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Re: CSS is doomed (10 years per version ?!?)

From: Orion Adrian <orion.adrian@gmail.com>
Date: Fri, 1 Jul 2005 08:53:49 -0400
Message-ID: <abd6c80105070105532a5bcd56@mail.gmail.com>
To: www-style@w3.org

On 6/30/05, Ian Hickson <ian@hixie.ch> wrote:
> On Thu, 30 Jun 2005, Orion Adrian wrote:
> >
> > Point granted. However, until I actually see 2.1 implemented fully in
> > IE, it's a dead standard as long as IE retains its position as 80%+.
> The whole point of the original statement that you took issue with (namely
> that it takes 10 years for a spec to from concept to wide deployment) is
> that a standard is dead so long as it isn't implemented.

1) The specs take too long to reach the public. The iterative design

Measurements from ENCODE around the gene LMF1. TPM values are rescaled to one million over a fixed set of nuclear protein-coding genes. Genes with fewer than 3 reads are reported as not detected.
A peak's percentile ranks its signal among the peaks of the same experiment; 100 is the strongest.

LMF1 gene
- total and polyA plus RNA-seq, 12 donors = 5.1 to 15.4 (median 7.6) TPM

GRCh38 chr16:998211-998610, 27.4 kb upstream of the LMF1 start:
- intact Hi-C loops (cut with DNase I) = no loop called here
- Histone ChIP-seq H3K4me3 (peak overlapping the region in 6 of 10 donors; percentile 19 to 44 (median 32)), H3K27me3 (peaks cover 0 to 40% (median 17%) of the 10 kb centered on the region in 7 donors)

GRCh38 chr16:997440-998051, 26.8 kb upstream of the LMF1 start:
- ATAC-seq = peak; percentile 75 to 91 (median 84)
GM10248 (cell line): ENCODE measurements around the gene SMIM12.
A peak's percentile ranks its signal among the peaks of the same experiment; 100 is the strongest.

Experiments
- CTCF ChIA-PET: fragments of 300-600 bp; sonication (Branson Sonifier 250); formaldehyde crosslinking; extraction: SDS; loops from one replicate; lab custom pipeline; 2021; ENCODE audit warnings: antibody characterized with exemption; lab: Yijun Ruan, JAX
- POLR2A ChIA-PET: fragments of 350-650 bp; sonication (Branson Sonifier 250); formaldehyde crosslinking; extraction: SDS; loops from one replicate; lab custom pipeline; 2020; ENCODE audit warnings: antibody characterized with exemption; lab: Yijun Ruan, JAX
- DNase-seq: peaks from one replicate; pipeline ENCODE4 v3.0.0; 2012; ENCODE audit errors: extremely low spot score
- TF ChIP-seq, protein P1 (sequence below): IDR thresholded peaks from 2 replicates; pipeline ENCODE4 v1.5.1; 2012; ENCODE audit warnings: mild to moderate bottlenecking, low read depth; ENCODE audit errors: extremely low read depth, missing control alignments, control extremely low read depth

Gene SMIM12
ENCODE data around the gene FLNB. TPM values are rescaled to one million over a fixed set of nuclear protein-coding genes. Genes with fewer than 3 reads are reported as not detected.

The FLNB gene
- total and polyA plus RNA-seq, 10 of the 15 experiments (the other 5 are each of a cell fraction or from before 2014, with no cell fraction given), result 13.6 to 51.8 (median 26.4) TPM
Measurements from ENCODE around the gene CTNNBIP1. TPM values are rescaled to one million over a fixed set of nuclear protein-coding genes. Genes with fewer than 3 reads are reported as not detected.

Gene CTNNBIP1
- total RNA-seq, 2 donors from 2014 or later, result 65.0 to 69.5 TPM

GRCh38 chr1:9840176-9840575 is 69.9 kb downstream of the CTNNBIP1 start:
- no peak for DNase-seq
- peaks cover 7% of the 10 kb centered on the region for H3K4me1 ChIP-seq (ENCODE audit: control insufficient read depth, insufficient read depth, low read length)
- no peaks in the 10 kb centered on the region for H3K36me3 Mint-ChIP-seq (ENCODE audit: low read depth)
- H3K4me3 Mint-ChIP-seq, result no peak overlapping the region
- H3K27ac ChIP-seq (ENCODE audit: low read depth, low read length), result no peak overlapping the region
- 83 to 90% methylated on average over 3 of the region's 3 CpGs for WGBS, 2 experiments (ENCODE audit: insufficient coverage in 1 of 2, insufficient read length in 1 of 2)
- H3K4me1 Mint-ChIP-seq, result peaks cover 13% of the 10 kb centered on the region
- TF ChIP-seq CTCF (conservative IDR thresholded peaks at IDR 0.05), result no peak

process doesn't really work when you've got 10 years between start and

2) Because it takes so long, there is no iterative design process. The
language suffers. Major players whose job it is to sell easy to use
development software abandon the standard to promote their own more
usable version.

I hope that's clear enough.

> > > So what, you want Web browsers to implement five dozen styling
> > > languages? Implementors will never do that. Implementors are already
> > > reluctant to implement new features, let alone new languages; if
> > > entire new languages were being released every other year, replacing
> > > the previous ones, the standardisation process would completely fail.
> >
> > Exaggeration doesn't make your case. I think they would want 4 languages
> > which are all simple over the three (HTML, CSS, JavaScript) they
> > currently have.
> But by your model, all three of those languages would have been replaced
> three or four times by now (we're 16 years into the Web's life). So that's
> at least 9 to 12 languages just to get to today.

Huh? No, I'm not for replacing languages for the sake of doing so. I'm
for splitting and merging languages when it will improve the overall